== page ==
Half past ten. It is too early to sleep but the dark makes me uneasy. I want to call Meng, my oldest friend, we have not spoken in more than two weeks, but it is the hour of the wolves in Paris. My limbs feel light and I trickle, wayward, through the rooms. On the far side of the apartment, in Hiroji’s small office, the windows are open and the curtains seem to move fretfully, wilfully. The desk has exploded, maybe it happened last week, maybe earlier, but now all the papers and books have settled into a more balanced state of nature. Still, the desk seems treacherous. Heaped all over, like a glacier colonizing the surface, are the pages I have been working on. Taka the Old has been here: the paper is crumpled and still faintly warm.
Since he disappeared, nearly three months ago now, I’ve had no contact with Hiroji. I’m trying to keep a record of the things he told me: the people he treated, the scientists he knew. This record fills sheet after sheet – one memory at a time, one place, one clue – so that every place and every thought won’t come at once, all together, like a deafening noise. On Hiroji’s desk is an old photograph showing him and his older brother standing apart, an emerald forest behind them. Hiroji, still a child, smiles wide. They wear no shoes, and Junichiro, or James, stands with one hand on his hip, chin lifted, challenging the camera. He has a bewitching, sad face.
Sometimes this apartment feels so crowded with loved ones, strangers, imagined people. They don’t accuse me or call me to account, but I am unable to part with them. In the beginning, I had feared the worst, that Hiroji had taken his own life. But I tell myself that if this had been a suicide, he would have left a note, he would have left something behind. Hiroji knew what it was to have the missing live on, unending, within us. They grow so large, and we so empty, that even the coldest winter nights won’t swallow them. I remember floating, a child on the sea, alone in the Gulf of Thailand. My brother is gone, but I am looking up at the white sky and I believe, somehow, that I can call him back. If only I am brave enough, or true enough. Countries, cities, families. Nothing need disappear. At Hiroji’s desk, I work quickly. My son’s voice is lodged in my head, but I have lost the ability to keep him safe. I know that no matter what I say, what I make, the things I have done can’t be forgiven. My own hands seem to mock me, they tell me the further I go to escape, the greater the distance I must travel back. You should never have left the reservoir, you should have stayed in the caves. Look around, we ended up back in the same place, didn’t we? The buildings across the street fall dark, yet the words keep coming, accumulating like snow, like dust, a fragile cover that blows away so easily.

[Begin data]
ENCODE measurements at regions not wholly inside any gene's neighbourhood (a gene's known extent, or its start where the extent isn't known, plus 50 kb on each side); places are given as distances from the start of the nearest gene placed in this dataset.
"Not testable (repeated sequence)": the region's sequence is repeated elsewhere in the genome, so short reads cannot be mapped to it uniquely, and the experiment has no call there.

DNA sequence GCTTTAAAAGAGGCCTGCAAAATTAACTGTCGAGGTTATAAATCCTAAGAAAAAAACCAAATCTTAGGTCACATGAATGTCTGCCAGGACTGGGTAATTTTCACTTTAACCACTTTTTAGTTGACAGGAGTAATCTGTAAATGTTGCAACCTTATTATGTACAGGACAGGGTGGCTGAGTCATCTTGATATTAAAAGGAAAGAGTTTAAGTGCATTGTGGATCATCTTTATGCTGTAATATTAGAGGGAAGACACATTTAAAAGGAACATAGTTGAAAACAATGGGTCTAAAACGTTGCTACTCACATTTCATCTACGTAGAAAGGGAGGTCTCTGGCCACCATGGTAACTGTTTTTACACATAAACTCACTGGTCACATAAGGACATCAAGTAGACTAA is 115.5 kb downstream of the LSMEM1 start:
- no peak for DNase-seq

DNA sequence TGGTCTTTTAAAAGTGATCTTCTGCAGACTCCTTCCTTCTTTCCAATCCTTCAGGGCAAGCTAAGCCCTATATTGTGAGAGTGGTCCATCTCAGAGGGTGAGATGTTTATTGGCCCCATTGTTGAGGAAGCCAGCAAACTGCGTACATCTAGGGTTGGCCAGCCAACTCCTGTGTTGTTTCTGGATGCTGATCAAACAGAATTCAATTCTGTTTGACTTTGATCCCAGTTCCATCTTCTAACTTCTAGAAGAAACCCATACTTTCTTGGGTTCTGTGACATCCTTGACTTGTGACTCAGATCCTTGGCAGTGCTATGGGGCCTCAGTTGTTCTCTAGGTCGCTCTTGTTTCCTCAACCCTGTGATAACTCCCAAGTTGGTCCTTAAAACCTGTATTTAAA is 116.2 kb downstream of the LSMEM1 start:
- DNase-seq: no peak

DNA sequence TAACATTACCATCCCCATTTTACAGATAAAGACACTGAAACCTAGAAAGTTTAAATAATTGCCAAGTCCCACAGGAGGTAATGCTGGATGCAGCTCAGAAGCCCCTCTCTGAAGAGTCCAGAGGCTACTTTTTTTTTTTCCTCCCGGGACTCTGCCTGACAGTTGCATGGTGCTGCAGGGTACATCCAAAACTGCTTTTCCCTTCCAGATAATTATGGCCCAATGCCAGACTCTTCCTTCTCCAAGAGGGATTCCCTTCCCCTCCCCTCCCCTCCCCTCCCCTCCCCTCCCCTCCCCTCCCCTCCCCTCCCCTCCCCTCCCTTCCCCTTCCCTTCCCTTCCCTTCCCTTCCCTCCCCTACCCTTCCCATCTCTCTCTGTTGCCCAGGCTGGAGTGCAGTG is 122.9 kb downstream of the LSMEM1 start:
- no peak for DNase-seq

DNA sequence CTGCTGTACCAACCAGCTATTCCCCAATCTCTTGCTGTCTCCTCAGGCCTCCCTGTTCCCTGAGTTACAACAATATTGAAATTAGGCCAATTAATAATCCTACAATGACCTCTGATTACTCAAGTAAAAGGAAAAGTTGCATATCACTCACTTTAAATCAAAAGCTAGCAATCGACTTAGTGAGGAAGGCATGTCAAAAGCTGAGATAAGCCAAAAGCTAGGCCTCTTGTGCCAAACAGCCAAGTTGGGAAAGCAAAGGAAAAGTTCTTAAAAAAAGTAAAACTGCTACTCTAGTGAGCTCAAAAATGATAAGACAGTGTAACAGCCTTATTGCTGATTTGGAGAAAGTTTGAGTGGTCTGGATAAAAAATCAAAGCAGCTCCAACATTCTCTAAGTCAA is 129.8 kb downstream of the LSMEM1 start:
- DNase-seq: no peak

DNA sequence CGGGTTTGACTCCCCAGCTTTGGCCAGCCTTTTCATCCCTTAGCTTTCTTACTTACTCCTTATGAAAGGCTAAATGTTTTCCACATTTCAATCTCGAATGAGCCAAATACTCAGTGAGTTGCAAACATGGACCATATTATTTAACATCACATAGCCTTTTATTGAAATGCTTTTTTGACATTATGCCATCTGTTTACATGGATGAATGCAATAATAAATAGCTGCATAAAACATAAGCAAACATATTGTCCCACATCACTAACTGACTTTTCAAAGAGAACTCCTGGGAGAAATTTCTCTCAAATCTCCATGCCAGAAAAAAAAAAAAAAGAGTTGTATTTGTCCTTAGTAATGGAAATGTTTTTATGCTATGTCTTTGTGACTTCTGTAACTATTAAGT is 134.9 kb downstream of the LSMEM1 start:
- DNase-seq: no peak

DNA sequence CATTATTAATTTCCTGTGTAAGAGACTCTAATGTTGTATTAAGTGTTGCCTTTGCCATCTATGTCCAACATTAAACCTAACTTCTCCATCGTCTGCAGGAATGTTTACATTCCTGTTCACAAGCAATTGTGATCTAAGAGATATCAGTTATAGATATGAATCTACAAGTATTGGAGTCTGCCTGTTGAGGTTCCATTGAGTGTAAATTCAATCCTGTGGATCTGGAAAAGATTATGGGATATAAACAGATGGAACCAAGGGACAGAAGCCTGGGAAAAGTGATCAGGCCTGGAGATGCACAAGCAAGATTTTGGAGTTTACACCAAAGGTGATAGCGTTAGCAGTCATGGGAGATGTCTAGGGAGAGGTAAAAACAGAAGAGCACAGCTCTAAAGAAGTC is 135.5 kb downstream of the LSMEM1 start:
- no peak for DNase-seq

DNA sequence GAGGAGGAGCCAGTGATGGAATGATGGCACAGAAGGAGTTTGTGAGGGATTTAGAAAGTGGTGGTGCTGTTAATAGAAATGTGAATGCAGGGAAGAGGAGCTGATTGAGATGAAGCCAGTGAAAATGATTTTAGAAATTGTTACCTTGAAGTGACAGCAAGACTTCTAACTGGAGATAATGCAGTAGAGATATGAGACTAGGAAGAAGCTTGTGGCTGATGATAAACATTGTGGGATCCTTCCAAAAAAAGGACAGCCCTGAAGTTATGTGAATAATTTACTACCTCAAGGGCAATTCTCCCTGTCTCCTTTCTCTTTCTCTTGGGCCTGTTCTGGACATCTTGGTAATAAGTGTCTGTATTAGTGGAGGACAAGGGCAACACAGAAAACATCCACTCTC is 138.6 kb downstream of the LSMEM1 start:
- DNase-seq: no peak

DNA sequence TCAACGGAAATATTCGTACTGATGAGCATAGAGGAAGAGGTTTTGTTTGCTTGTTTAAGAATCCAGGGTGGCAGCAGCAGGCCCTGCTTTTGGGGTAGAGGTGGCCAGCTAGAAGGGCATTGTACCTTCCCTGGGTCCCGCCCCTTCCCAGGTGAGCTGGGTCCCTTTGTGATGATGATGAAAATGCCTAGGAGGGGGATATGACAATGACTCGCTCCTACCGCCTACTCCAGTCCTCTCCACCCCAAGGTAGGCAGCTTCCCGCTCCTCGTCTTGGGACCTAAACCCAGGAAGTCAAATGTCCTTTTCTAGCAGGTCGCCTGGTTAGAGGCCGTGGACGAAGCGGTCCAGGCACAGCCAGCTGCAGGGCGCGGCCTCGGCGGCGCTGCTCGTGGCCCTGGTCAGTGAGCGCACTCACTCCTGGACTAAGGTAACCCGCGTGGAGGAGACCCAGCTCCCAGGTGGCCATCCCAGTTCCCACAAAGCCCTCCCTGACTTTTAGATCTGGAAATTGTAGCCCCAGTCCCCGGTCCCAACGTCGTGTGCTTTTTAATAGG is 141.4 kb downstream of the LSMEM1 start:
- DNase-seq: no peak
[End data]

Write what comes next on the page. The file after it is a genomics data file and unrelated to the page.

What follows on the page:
Madeleine Thien is the author of two previous books of fiction, Simple Recipes, a collection of stories, and Certainty, a novel. Her fiction and essays have appeared in Granta, The Walrus, Five Dials, Brick, and the Asia Literary Review, and her work has been translated into more than sixteen languages. In 2010, she received the Ovid Festival Prize, awarded each year to an international writer of promise. She lives in Montreal.close this panel
A Globe and Mail Best Book
“If you read one Canadian book this year, let it be this one.”
— Johanna Skibsrud
“The story is so compelling, the characters so authentic and the writing so fine that you race through intently... savouring every page.”
— Montreal Gazette
“The beauty of Madeleine Thien’s prose doesn’t reside only in its clarity and elegance. She’s a surveyor of damaged lives. Thien, a deeply empathetic writer, enfolds her wounded creations in morally precise language, offering the consolation of, in effect, storytelling.”
— Globe and Mail
“This book is as powerful as history, as magical as myth, and a light shining on one of the darkest chapters of modern history.”
— Alice Pung, author of Unpolished Gem
“Thien once again demonstrates a talent for creating vivid, indelible images in language both precise and lyrical...there is a confidence in Thien’s writing that many more accomplished authors never attain.”
— Quill & Quire
“Dogs at the Perimeter is a novel of quiet and breathtaking beauty.… Thien opens up the hearts of her characters with a precision that is deeply humane, peeling apart, page by page, the secrets they keep from themselves.”
— Jury citation, Hugh MacLennan Prize for Fiction (shortlist)
“The strife in Indo—China has inspired some astonishing writing in recent decades, both fiction and non—fiction. Dogs at the Perimeter belongs with the best of such works. But it also tells a more universal story about being borne back into the past — and the inescapability of history.”
— The Economist
“Dogs at the Perimeter explores the aftermath of war with a quiet power. . . . This is a beautiful, deeply moving novel that addresses universal questions.”
— The Independent
“Extremely moving and honest while maintaining lyricism and beautifully balanced prose…”
— A. L. Kennedy
“Fiction like this, clear—eyed and truthful, can give a shape to the chaos of history.… The quiet elegance of Thien’s writing makes a brutal story powerful and moving.”
— The Times
“Madeleine Thien’s second novel offers a gripping child’s—eye view of the Cambodian genocide. Sure—footed when it comes to which horrors to show and which to leave to the imagination, it is also utterly convincing in how it weighs the psychological damage inflicted by a regime that demands denial of family, friends and self as a condition of survival.”
— Financial Times
“Madeleine Thien’s powerful new novel reminds us, leaving the past behind is rarely simple.… The bewildering horror of ordinary people suddenly thrown into a world of brutal chaos is brilliantly evoked.…Thien brilliantly evokes 1970s Cambodia, from the chaos of Phnom Penh to the sweltering, filthy work camps, from the interrogation centres to the lush forests. But she’s equally adept at bringing cold, clean Montreal to life, from its icy streets to Hiroji’s abandoned apartment.… Her novel leaves the reader deeply moved and, ultimately, hopeful.”
— Irish Times